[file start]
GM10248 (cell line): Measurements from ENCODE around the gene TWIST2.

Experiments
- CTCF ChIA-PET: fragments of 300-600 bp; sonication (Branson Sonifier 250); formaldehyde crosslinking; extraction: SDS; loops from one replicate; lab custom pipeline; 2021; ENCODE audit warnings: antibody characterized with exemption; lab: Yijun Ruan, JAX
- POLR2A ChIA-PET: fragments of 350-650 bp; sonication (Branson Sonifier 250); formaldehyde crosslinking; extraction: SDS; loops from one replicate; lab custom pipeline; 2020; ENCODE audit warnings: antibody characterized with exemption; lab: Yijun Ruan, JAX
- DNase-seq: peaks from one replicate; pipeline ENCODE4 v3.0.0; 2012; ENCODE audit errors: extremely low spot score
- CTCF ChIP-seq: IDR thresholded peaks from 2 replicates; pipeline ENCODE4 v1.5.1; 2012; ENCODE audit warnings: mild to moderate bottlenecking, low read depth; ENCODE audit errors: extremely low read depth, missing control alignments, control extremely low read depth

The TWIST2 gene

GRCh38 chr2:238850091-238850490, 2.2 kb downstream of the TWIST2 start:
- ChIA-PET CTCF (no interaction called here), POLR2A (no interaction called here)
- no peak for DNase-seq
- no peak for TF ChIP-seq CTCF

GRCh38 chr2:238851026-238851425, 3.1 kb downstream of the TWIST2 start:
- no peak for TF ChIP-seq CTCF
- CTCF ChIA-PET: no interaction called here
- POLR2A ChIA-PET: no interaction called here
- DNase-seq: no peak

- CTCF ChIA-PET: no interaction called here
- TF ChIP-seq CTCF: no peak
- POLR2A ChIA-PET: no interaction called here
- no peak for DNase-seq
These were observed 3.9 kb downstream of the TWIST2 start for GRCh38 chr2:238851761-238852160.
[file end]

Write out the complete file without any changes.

GM10248 (cell line): Measurements from ENCODE around the gene TWIST2.

Experiments
- CTCF ChIA-PET: fragments of 300-600 bp; sonication (Branson Sonifier 250); formaldehyde crosslinking; extraction: SDS; loops from one replicate; lab custom pipeline; 2021; ENCODE audit warnings: antibody characterized with exemption; lab: Yijun Ruan, JAX
- POLR2A ChIA-PET: fragments of 350-650 bp; sonication (Branson Sonifier 250); formaldehyde crosslinking; extraction: SDS; loops from one replicate; lab custom pipeline; 2020; ENCODE audit warnings: antibody characterized with exemption; lab: Yijun Ruan, JAX
- DNase-seq: peaks from one replicate; pipeline ENCODE4 v3.0.0; 2012; ENCODE audit errors: extremely low spot score
- CTCF ChIP-seq: IDR thresholded peaks from 2 replicates; pipeline ENCODE4 v1.5.1; 2012; ENCODE audit warnings: mild to moderate bottlenecking, low read depth; ENCODE audit errors: extremely low read depth, missing control alignments, control extremely low read depth

The TWIST2 gene

GRCh38 chr2:238850091-238850490, 2.2 kb downstream of the TWIST2 start:
- ChIA-PET CTCF (no interaction called here), POLR2A (no interaction called here)
- no peak for DNase-seq
- no peak for TF ChIP-seq CTCF

GRCh38 chr2:238851026-238851425, 3.1 kb downstream of the TWIST2 start:
- no peak for TF ChIP-seq CTCF
- CTCF ChIA-PET: no interaction called here
- POLR2A ChIA-PET: no interaction called here
- DNase-seq: no peak

- CTCF ChIA-PET: no interaction called here
- TF ChIP-seq CTCF: no peak
- POLR2A ChIA-PET: no interaction called here
- no peak for DNase-seq
These were observed 3.9 kb downstream of the TWIST2 start for GRCh38 chr2:238851761-238852160.